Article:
The full moon rose over the last Wednesday in July, 1999, illuminating a special event for the Florida coast – the landing of the space shuttle. Glowing red from re-entry rockets and the heat of atmospheric friction, the ancient, graying Columbia drew the eyes of space watchers as it sonic-boomed its way from Texas back to Cape Canaveral. A spectacular sight, illuminated by moonlight. But while the moonlit shuttle dazzled all conscious eyes, the Moon herself got to work on her full-time activity – spreading lunacy through the gated communities of Ponte Vedra Beach – and cooking up new schemes to confound the life of a particular Copy Center associate.
The full-moon day was exactly four hours old when she first attacked.
Br'er Juan sits up from his sleeping couch, still monitoring Art Bell’s radio program, and tries to pry open his eyes. The Moon, still peering over the Atlantic, looks on, satisfied as she sees his sinuses throb like the head of a cartoon character just whacked with a mallet, his stomach churn like the sea in a nor’easter, his skin splotch red like a sunbather using baby oil and iodine, and his eyes glow like the shuttle’s tiles.
The Moon peeps as Br'er Juan staggers to the kitchen for his first defense to a full-body allergy attack – an Alka-Seltzer. The Moon chuckles as he pulls out his espresso maker and brews a huge mug of rich, strong, black Bosnian coffee, not the weak filtered American stuff. He gulps down the drink, as he walks to the all-night convenience store for the second defense – a giant bag of Wavy potato chips – the best allergy fighter of all.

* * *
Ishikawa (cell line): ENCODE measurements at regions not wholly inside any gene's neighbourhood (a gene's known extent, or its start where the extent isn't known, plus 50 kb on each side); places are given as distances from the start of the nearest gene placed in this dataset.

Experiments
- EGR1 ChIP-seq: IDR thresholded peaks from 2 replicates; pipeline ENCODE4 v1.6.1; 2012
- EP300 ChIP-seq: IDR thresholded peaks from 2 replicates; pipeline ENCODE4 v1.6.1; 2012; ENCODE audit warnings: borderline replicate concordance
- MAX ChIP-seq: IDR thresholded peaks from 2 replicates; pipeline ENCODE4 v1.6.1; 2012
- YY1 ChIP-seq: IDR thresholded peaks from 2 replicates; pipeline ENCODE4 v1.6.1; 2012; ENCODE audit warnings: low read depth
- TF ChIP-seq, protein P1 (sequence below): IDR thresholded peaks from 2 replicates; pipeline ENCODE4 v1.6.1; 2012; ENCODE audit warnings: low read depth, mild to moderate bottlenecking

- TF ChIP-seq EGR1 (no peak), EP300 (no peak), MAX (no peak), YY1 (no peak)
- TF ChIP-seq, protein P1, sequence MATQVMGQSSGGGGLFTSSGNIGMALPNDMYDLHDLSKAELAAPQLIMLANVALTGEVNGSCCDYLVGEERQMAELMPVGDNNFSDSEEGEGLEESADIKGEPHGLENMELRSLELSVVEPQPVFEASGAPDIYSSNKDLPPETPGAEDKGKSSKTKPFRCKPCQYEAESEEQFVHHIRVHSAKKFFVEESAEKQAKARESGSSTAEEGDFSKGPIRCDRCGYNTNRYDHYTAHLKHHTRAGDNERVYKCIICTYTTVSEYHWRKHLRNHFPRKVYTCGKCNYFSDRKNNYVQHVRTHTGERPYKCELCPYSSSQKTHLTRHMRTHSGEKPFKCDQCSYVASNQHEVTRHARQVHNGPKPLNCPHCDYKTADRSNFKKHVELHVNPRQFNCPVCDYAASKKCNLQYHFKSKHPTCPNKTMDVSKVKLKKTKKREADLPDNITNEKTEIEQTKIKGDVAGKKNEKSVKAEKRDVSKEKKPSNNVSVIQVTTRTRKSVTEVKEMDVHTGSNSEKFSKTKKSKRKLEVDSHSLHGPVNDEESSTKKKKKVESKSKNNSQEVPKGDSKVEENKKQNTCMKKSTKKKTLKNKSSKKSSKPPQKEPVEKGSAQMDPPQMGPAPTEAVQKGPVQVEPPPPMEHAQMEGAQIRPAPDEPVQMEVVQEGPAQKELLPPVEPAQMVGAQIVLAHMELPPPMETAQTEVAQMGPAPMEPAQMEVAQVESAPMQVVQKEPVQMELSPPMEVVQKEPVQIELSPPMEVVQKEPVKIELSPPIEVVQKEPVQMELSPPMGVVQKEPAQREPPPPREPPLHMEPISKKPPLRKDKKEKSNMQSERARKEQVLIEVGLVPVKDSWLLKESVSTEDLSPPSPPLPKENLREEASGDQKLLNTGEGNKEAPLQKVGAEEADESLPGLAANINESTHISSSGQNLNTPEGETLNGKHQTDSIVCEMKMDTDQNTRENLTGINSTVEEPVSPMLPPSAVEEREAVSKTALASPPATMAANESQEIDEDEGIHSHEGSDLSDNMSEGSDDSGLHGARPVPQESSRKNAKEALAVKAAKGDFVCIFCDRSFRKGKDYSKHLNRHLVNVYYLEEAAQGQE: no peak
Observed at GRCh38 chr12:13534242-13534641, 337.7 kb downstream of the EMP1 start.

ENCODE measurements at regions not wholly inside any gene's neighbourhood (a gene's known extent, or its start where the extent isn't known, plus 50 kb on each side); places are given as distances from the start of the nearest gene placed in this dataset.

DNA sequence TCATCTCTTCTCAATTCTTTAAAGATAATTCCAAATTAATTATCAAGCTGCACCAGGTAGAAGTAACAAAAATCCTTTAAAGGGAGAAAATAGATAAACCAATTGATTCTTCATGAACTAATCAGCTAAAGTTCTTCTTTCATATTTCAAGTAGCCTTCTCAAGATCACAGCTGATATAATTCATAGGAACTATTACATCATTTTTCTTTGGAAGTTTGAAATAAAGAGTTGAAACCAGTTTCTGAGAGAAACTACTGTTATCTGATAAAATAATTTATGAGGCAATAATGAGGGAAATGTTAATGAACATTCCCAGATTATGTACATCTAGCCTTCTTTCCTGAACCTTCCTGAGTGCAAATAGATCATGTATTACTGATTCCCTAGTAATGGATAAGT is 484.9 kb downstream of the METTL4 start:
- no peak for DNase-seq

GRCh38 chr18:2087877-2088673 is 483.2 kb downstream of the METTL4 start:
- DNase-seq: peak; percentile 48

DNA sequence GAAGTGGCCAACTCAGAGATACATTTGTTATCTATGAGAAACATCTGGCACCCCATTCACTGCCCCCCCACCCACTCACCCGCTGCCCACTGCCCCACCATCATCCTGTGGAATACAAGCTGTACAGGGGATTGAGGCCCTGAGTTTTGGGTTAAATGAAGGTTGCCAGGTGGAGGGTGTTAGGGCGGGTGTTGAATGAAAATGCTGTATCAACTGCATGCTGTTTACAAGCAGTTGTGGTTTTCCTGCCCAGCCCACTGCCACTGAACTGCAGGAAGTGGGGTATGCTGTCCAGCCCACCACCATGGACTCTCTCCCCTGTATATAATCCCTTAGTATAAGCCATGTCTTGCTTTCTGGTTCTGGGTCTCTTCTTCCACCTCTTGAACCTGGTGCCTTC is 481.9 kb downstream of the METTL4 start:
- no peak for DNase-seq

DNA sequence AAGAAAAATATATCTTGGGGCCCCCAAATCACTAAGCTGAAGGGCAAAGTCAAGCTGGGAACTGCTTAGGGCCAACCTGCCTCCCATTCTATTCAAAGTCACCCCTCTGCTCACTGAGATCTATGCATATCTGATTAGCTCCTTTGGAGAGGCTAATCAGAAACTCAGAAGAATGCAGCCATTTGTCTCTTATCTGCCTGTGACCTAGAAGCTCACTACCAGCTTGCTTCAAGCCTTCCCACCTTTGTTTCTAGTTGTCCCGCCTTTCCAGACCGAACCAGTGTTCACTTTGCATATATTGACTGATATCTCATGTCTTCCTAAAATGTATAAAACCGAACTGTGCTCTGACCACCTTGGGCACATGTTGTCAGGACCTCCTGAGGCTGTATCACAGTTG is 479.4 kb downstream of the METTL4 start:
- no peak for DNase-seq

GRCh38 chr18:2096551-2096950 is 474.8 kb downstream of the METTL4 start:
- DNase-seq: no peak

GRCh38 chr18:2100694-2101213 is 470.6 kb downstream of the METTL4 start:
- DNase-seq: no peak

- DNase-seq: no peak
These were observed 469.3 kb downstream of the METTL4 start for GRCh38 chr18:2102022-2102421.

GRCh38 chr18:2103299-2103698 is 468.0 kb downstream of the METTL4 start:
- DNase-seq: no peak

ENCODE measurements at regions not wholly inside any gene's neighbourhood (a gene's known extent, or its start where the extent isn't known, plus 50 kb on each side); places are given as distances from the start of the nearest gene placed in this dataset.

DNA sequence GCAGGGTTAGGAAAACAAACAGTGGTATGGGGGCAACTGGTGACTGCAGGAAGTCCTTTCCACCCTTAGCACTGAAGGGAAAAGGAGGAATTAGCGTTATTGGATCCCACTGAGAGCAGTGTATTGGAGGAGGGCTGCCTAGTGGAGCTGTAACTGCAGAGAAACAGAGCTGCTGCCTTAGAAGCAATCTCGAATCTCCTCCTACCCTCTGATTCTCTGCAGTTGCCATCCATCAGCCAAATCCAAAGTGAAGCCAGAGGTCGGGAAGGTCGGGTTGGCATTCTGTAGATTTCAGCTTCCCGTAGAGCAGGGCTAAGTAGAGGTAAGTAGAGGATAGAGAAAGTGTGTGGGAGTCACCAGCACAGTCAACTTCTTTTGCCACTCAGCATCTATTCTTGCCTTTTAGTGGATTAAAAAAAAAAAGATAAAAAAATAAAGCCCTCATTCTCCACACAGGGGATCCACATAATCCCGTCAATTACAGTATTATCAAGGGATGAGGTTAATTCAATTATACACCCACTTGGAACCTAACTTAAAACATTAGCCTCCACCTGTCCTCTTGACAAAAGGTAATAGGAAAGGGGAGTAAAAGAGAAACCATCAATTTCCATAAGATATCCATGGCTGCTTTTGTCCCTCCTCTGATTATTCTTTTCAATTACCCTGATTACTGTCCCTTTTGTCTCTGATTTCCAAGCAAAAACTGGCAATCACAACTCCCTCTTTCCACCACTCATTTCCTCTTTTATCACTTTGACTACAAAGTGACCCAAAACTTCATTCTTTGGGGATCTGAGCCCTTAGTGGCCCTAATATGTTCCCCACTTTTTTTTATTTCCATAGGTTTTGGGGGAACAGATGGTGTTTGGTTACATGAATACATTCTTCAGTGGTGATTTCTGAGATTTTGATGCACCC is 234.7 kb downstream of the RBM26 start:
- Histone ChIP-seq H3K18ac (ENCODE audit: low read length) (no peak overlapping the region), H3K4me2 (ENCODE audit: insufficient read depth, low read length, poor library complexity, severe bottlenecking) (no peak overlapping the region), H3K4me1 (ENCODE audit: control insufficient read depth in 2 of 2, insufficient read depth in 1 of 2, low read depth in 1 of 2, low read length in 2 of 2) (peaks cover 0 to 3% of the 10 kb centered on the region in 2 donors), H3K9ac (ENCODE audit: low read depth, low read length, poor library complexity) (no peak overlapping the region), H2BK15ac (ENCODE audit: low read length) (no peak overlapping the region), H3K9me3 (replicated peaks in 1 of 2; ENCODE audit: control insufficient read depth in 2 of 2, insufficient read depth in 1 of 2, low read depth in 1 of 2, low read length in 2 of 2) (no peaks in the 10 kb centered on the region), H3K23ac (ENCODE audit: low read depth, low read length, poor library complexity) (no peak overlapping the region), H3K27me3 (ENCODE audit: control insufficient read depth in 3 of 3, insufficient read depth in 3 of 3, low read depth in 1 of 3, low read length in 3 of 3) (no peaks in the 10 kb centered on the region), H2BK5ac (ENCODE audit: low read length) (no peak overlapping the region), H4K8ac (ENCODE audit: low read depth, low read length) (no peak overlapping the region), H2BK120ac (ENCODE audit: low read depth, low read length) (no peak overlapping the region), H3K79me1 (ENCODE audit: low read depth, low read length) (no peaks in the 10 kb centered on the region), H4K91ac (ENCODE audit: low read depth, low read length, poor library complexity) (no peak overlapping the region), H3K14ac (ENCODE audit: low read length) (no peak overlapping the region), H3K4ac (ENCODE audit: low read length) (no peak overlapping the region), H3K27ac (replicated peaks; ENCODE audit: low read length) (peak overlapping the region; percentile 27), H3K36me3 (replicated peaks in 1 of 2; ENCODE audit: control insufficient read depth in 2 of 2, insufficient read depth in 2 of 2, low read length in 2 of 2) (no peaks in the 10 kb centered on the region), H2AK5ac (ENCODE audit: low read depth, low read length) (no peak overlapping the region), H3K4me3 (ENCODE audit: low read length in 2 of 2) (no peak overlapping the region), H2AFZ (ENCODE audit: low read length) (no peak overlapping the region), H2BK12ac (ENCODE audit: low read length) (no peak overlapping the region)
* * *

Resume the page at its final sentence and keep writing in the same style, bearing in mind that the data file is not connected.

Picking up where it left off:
Br'er Juan back at home gulping his chips.
“Why aren't you reporting this war?” yelled the Caller.
“What war?” asked Hilly Rose, sitting in for Art Bell.
“Bill Clinton’s latest. You know he declared war on the Intergalactic Federation. Now he’s lost that war, and he’s had to pull back our last 355 UFOs and hide them near a small lake in Canada,” said the Caller.
Br'er Juan thinking, about as credible as TV news in this market.
As the full-moon day moved into its ninth hour, The Boss Lady watched Br'er Juan walk into the Copy Center. His eyes still glowed red as Hannibal Lecter’s. She took her morning break.
Br'er Juan, alone with his blazing eyes, faces his first customer. She’s small and fat and gray and carries a huge purse – a bad sign – and as she walks up to the Copy Center she fumbles through that purse – an even worse sign.
“See,” begins the customer, her eyes wide and darting over the odd, life-forms unseen inside her gated community, “she’s leaving and I get her office so I need to take down the sign on her door and put one with my name on it, one of these plastic signs, it should slide right in, shouldn't it?”
“Well,” goes Br'er Juan, still hoping for rationality, “it depends on what size hers is – What size is it?”
“I'm sure I don't know,” says the customer as the Moon chuckles.
“If you bring in her old one, I can make one for you exactly like it,” goes Br'er Juan, losing hope.
“She’s probably already taken it with her. This size might do,” she says pointing to a display.
“For that one you have this choice of colors.”
“Oh, that’s so many. I think this color here – Oh, wait, this one.”
“That’s not a wall sign, that’s a name badge, and that color’s not available for a sign. These are the colors you can choose from,” goes Br'er Juan grinding his teeth.
“Oh, wait, maybe it’s this size here – yes, let’s get this one.”
“But you have to choose one of the methods of mounting, either screws, tape or Velcro – otherwise you can't put it on the door.”
“Once again, here are the color choices.”
“Ma'am, if it’s going to slide into an existing mount, it has to be one of these two sizes.”
“Yes ma'am, I'm sure that’s how you spell Hypnotherapist.”
“Well, look, I had my husband write it out for me to be sure I spelled it right. I wouldn't want people to think I didn't know what I was doing. But he’s Japanese, and they don't write the same letters as us, so his writing’s hard to read.”